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What exactly am I looking for?

When looking at any mole or lesion on your body, you should see whether they are symmetrical , have a uniform colour and border, and do not change dramatically over the course of a few months. Most marks on our skin are usually uniform and symmetrical. However, some people do have asymmetrical moles, but they have several of the same type of moles, i.e. are asymmetrical in the same way.

If you have a solitary mole or lesion on your skin that stands out from the crowd, check if it is:

A. Asymmetrical – if you divided the lesions into 4 quadrants and the 4 quadrants are different from each other, you should get the area checked.

B. Borders – the borders of the mole should be regular and you should be able to draw a definite line around the edge. The line should be smooth and not scalloped. If borders fade out into the skin, you should get the area checked.

C. Colour – most lesions have one or two colours of different shades. Brown is a most common example, however some lesions can have a tinge of blue, grey or black. If you see these colours you should seek medical advice.

D. Diameter – lesions that are greater than 7mm in diameter are usually considered high-risk. This is true if you have solitary lesions above 7mm, but if you have many moles that are all large then it is quite difficult to monitor based on size alone. On another note, if you have lots of small moles and then one solitary 5mm lesion, this also needs to be examined as this stands out from your normal type of mole.

E. Evolution – how a mole changes over time is important. You can only be accurate with how that mole is evolving if you are monitoring them closely, and the best way to do this is with photographs.

To summarise, when it comes to a mole that you are not sure about, if in doubt check it out.

How often should I check my moles?

At OneWelbeck Skin Health & Allergy, we recommend checking moles two to three times a year and comparing to a set of baseline photographs. For those of you who are tech savvy, you do not necessarily need a particular phone application to do this. All you need is good photography on your mobile phone, and store the images in an encrypted folder. If you’d like some more help in archiving your images there are a range of apps that are both free and paid-for that can help you do this.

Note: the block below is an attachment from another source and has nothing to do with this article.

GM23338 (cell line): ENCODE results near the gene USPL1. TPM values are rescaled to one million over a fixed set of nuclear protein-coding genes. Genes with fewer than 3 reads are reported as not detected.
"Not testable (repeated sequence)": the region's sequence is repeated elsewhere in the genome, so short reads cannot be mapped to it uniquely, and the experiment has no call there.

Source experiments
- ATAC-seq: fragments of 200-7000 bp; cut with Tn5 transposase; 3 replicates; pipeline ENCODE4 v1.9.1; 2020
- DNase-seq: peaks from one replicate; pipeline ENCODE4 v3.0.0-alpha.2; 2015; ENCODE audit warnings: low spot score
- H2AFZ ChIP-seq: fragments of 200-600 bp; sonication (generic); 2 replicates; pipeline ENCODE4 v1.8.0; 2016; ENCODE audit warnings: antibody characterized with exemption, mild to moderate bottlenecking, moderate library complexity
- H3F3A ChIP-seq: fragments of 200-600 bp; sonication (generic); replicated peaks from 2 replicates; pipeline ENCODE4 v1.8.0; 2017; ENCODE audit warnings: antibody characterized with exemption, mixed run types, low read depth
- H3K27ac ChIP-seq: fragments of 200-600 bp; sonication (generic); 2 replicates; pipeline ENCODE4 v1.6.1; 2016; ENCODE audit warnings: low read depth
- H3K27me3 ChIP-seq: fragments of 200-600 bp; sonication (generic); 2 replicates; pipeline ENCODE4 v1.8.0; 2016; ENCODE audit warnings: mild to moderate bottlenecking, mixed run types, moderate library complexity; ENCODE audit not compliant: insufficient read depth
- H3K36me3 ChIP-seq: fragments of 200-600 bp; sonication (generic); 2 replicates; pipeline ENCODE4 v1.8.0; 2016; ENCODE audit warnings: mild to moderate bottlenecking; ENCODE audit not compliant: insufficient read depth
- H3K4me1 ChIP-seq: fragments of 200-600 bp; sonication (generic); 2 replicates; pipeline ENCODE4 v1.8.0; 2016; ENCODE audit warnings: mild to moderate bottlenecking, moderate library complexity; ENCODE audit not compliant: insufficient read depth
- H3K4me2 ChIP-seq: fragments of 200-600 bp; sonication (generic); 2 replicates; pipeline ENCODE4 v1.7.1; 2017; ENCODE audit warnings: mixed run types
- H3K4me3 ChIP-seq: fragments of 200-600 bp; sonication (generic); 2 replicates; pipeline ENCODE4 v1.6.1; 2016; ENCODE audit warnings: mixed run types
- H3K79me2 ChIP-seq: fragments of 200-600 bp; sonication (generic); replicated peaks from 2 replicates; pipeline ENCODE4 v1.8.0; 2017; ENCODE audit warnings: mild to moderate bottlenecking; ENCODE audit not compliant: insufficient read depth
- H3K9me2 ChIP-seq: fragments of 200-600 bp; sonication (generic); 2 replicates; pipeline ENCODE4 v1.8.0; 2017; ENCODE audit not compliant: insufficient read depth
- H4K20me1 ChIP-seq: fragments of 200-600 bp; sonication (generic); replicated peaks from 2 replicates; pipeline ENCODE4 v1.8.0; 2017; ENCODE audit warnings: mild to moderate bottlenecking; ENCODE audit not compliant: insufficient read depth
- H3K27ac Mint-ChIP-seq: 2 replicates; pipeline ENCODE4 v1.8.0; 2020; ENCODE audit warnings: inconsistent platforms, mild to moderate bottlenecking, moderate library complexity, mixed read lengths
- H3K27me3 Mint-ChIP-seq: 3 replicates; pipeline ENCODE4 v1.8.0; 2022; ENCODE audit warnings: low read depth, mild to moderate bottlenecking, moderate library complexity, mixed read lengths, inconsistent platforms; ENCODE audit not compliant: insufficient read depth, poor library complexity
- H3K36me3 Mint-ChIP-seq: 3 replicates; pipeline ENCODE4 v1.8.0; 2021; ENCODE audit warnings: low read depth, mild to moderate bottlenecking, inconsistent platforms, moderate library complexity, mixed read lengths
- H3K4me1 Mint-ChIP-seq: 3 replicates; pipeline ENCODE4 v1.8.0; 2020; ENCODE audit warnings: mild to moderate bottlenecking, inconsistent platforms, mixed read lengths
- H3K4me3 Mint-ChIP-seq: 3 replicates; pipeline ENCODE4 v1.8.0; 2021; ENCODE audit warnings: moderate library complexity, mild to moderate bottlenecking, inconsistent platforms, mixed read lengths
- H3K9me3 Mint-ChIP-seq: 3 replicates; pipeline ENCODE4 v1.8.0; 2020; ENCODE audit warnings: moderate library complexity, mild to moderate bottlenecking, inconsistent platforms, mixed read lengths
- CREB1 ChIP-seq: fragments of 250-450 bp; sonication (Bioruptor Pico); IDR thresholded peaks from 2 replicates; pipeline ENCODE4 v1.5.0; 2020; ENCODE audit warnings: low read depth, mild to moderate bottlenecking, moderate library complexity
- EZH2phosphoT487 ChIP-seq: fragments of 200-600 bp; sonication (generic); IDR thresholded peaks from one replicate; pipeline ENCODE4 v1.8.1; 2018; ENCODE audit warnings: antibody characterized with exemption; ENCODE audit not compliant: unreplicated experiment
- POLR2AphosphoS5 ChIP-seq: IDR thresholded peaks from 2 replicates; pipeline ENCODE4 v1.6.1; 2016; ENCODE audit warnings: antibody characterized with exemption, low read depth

The free apps include MoleCare, available on the NHS website, and MySkinSelfie, which is run by Newcastle University. The paid-for apps include CompariSkin, Miiskin, and SkinVision – these have more features and sometimes access to a dermatologist, which requires extra in-app payment.

Protecting your skin

Research has shown that using a sunscreen with an SPF of 30 usually only gives you around an SPF of 10 to 15 as people rarely apply it to the thickness required. Therefore, we always recommend an SPF of 50 and assume you will only actually use an SPF of 20.

You should always use a high SPF with a 5-star UVA rating, which can also be represented on packaging by having UVA within a circle or the words ‘broad spectrum’. This means that the UVA is a high proportion of the UV-B within the sunscreen and therefore gives you better protection against both UVB and UVA sunrays. The key to sunscreen is not the type of sunscreen that you have, but rather the way you use it. Apply it frequently, i.e. hourly when in direct sunlight, and every half-hour when swimming or sweating. This would mean that you are constantly getting the right amount of protection.

When should I see my GP about a mole or lesion?

If you are worried about a mole that has become symptomatic (itching, bleeding or painful) then you must see your GP. Equally, if you feel that a mole is changing according to the ABCDE criteria mentioned earlier, it is important to see your GP.

If you are over the age of 20 and have a new mole or lesion that does not go away within a month, you should get this checked. Remember that not everything that is dark or pigmented on your body is skin cancer. Non-melanoma skin cancer is very important and is often simply a pinkish or scaly lesion that is new and often doesn’t have any symptoms such as itching or bleeding.

In general, GPs are excellent at diagnosing skin cancer and would usually refer you on to a dermatologist for confirmation or further management. However, if you find it difficult to see a GP face-to-face with current Covid-19 restrictions, most dermatologists both NHS and private have large face-to-face consultation clinics.

Final tips

Remember: it is your skin and your body, and you are the best person to see and know what is on your body and how it is changing. But if you do not look, you will not know. If you do not record, you may not remember.

Close monitoring of your skin is just as important as a regular breast examination for females and a regular scrotal examination for men.

At OneWelbeck Skin Health & Allergy we offer a full mole mapping service, so don’t hesitate to get in touch today to find out more.

 

Written by Dr Dev Shah, Consultant Dermatologist and Skin Surgeon at OneWelbeck Skin Health & Allergy. He leads the skin cancer and Mohs unit at Buckinghamshire NHS Trust, and leads both NHS and private skin cancer multi-disciplinary meetings.